Without having a chance to know the truth, I suffered. Somewhere in a lonely and murky alley of life, I was wed to a woman, whom I had never known or met before. A child was born to us. After nearly 10 years of life in Varanasi, in a sudden twist of fate divine, I came back to my parents’ house, now with two extra mouths to feed. By the time, I felt like a man with a millstone around my neck. I then moved to Bangalore and settled down in a most boring vocation. But my prayers never stopped. The meditations, the silent thoughts and questions ever remained agile in the mind. My soul and heart silently sobbed for the experience of the divine light.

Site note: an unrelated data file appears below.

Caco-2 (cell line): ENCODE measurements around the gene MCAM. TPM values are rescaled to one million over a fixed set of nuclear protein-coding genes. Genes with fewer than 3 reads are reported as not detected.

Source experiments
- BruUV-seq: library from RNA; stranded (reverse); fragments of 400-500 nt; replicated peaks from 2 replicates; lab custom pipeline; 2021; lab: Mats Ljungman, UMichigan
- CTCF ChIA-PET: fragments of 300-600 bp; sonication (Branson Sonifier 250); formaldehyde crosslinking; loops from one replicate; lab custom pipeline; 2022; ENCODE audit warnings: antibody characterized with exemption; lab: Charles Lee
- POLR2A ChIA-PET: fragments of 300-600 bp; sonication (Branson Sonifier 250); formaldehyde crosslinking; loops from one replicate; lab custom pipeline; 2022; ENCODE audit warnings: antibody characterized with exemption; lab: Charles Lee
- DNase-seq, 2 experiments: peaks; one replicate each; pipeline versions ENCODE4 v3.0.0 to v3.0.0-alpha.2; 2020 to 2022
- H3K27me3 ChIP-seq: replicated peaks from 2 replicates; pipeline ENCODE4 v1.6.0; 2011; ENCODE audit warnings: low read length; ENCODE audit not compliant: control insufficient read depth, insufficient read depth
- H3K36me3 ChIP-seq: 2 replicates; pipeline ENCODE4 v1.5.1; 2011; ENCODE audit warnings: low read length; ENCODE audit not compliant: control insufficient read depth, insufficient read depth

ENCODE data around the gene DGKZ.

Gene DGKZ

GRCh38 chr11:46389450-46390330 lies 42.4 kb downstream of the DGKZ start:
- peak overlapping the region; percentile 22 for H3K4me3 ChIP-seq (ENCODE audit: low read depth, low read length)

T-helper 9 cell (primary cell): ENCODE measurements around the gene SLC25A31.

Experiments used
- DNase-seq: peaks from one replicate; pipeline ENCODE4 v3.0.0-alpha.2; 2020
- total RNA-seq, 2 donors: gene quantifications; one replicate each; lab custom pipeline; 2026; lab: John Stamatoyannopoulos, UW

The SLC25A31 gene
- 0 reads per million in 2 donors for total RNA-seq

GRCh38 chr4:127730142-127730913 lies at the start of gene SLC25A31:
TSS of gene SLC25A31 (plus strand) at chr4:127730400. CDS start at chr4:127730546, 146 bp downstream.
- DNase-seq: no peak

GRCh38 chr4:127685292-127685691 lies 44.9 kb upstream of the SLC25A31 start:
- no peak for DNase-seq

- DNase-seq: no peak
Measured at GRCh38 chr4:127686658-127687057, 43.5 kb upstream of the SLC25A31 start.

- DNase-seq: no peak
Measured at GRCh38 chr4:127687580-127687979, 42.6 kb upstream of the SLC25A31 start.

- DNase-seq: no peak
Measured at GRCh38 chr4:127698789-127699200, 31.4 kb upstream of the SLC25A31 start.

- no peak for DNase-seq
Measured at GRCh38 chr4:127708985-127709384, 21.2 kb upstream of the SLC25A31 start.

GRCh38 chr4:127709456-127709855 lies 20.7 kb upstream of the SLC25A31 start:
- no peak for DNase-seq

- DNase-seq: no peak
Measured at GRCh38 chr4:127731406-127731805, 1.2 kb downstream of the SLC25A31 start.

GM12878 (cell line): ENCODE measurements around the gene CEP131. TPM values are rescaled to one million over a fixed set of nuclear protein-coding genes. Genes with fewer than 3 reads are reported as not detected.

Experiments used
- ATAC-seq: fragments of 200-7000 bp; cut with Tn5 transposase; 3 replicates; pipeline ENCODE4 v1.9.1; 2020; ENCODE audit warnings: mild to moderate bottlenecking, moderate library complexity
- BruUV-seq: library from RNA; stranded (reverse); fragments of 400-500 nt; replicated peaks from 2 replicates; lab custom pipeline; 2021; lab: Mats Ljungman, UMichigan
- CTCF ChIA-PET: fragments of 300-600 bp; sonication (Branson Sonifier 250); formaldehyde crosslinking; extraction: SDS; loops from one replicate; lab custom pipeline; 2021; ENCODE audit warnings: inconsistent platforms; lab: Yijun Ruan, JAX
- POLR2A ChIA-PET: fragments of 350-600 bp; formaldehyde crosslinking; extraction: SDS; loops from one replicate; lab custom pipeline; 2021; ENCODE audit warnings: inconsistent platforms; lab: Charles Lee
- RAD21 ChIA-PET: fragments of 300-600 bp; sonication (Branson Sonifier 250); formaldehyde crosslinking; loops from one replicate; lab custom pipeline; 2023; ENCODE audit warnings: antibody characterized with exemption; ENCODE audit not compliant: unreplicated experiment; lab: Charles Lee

It was in the year 1994, in Bangalore, that I first met a disciple of Navajyothisree Karunkara Guru. His name is Sahadevan. I was working in a steel plant and Sahadevan happened to be my colleague. The opportunity to begin a spiritual conversation with him came once after he came back from a vacation in Kerala. I asked him casually about his holidays. To my pleasant surprise, he said that he visited his Guru in Santhigiri Ashram. I was curious and happy to hear about a Guru and an Ashram after all my days in Varanasi. I could not imagine then that this conversation was going to lead me to that LIGHT for which my heart thirsted always and that I was going to be reconnected to the ‘SOURCE’, the intuition of which I had experienced in my adolescence. But that comes later. I became very close to Sahadevan. While in office, we had plenty of opportunities to meet and talk, though he was in a different section. Once I noted that Sahadevan did not partake of ‘prasadham’ – the offerings made to gods worshipped by Hindus and people of other faiths too. I thought he was a bit foolish and lacked depth in spirituality. I was then a Vedantin and followed a pantheist view of religion. A Vedantin believes that only Brahman exists. But it is a matter of great contradiction how a Vedantin becomes an idolator, a worshipper of deities. I did not even think about this contradiction in those days. The deities for me were different aspects and attributes of the one Supreme Brahman and I believed there was nothing wrong in it. The great exponent of Vedanta Sri Sankaracharya composed hymns in praise of deities.